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Service innovation in a heated environment: CATS on a hot tin roof

  • Graham Ingram (a1) and Mary Jane Tacchi (a2)
Extract

Over the past few years, numerous articles have highlighted the strain on (and drain of staff from) our specialty. Many general adult psychiatrists are developing bleak views of themselves, the world and the future. Encouragingly, consultants such as Hampson (2003) are structuring their roles with some success. However, we are going through a major overhaul of the model of delivery of care and need to adapt our roles accordingly. Although tuning a Triumph Spitfire might make it run more smoothly for a while, it is still an inferior beast compared with a modern car and might be better on the scrap heap. A more radical approach is needed, which we outline in this article. One of the authors (G.I.) has experience of working as a consultant psychiatrist in Australia, where the state of Victoria changed the model of delivery of general adult psychiatric services to adopt a superior American model, leading to improved patient and carer satisfaction (Joy et al, 2001). The same model has been adopted by the UK government (Department of Health, 2001) through the creation of crisis assessment and treatment services (CATS), assertive outreach teams, and specialist community and in-patient services. Consultant psychiatrists are challenged to adapt their practice accordingly. The Royal College of Psychiatrists has recently set up a Working Group to address this issue (Royal College of Psychiatrists, 2004).

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Copyright
This is an Open Access article, distributed under the terms of the Creative Commons Attribution (CC-BY) license (http://creativecommons.org/licenses/by/4.0/), which permits unrestricted re-use, distribution, and reproduction in any medium, provided the original work is properly cited.
References
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Colgan, S. (2002) Who wants to be a general psychiatrist? Psychiatric Bulletin, 26, 34.
Cope, D. (2003) General adult and old age psychiatry specialist registrar training – crisis looming. Psychiatric Bulletin, 27, 152154.
Department of Health (2001) NHS Mental Health Policy Implementation Guide. London: Department of Health.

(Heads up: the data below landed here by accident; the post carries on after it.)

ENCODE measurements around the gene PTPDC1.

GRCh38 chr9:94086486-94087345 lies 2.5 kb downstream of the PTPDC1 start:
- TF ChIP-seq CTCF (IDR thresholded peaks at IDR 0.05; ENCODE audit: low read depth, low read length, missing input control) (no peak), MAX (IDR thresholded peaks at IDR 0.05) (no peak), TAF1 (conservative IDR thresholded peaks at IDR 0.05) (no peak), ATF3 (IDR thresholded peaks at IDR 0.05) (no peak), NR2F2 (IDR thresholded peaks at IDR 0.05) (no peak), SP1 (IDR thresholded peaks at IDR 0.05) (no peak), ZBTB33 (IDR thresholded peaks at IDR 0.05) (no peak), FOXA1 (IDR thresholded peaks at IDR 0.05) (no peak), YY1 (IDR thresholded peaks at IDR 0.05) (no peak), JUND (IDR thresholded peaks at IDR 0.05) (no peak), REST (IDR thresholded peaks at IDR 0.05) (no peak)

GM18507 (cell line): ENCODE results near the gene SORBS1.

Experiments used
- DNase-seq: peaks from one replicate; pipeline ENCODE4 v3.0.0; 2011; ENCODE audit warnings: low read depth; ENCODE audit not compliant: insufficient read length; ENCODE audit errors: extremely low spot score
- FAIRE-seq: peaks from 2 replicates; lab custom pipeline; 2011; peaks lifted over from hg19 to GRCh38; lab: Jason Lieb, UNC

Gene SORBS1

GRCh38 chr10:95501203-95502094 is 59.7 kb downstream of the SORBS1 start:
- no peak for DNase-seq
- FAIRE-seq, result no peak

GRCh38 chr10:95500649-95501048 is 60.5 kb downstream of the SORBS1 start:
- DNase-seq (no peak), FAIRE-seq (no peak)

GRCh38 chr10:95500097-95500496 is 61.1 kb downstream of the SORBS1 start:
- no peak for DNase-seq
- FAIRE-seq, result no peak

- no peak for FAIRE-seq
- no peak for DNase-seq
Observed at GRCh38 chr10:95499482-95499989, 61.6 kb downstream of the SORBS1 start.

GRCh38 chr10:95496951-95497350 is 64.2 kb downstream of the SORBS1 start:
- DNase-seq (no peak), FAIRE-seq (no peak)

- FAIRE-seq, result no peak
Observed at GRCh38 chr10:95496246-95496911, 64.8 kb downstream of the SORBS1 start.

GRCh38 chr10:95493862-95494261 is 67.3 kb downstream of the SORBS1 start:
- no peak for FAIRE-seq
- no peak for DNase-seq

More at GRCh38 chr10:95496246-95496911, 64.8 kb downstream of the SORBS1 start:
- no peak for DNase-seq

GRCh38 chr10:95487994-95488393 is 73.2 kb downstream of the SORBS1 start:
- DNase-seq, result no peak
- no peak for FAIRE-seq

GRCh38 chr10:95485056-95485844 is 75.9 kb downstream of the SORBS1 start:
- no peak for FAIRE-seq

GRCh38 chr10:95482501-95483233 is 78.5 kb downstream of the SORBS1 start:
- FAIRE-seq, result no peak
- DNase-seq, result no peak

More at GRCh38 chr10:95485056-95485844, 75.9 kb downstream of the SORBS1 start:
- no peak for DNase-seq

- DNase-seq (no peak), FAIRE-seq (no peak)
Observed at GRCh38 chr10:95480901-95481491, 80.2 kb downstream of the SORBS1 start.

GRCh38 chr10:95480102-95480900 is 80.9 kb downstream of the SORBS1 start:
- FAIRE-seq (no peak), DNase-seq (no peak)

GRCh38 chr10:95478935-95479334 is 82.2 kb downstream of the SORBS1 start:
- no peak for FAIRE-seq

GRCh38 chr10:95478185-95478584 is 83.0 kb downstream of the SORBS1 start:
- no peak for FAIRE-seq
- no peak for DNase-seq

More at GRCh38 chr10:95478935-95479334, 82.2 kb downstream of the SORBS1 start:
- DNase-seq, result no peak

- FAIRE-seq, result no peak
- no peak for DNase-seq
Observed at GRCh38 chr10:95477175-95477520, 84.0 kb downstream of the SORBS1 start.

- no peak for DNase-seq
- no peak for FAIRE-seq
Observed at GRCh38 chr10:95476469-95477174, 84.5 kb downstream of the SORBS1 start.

Hampson, M. (2003) It just took a blank sheet of paper: changing the job plan of an adult psychiatrist. Psychiatric Bulletin, 27, 309311.
Joy, C. B. Adams, C. E., Rice, K., et al (2001) Crisis intervention for people with severe mental illnesses. Cochrane Library, issue 2. Oxford: Update Software.
Kennedy, P. & Griffiths, H. (2001) General psychiatrists discovering new roles in a new era … and removing work stress. British Journal of Psychiatry, 179, 283285.
Kennedy, P. & Griffiths, H. (2002) What does ‘responsible medical officer’ mean in a modern mental health service? Psychiatric Bulletin, 26, 205208.
NHS Executive (2001) Proposal for a New Approach to the Consultant Contract. London: Stationery Office.
Rathod, S., Roy, L., Ramsay, M., et al (2000) A survey of stress in psychiatrists working in the Wessex Region. Psychiatric Bulletin, 24, 133136.
Royal College of Psychiatrists (2004) Remedies for work overload of consultant psychiatrists. Psychiatric Bulletin, 28, 2427.
Timms, P. (2003) The consultant psychiatrist – a remembrance of things past? Psychiatric Bulletin, 27, 4749.
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BJPsych Bulletin
  • ISSN: 0955-6036
  • EISSN: 1472-1473
  • URL: /core/journals/bjpsych-bulletin
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Service innovation in a heated environment: CATS on a hot tin roof

  • Graham Ingram (a1) and Mary Jane Tacchi (a2)
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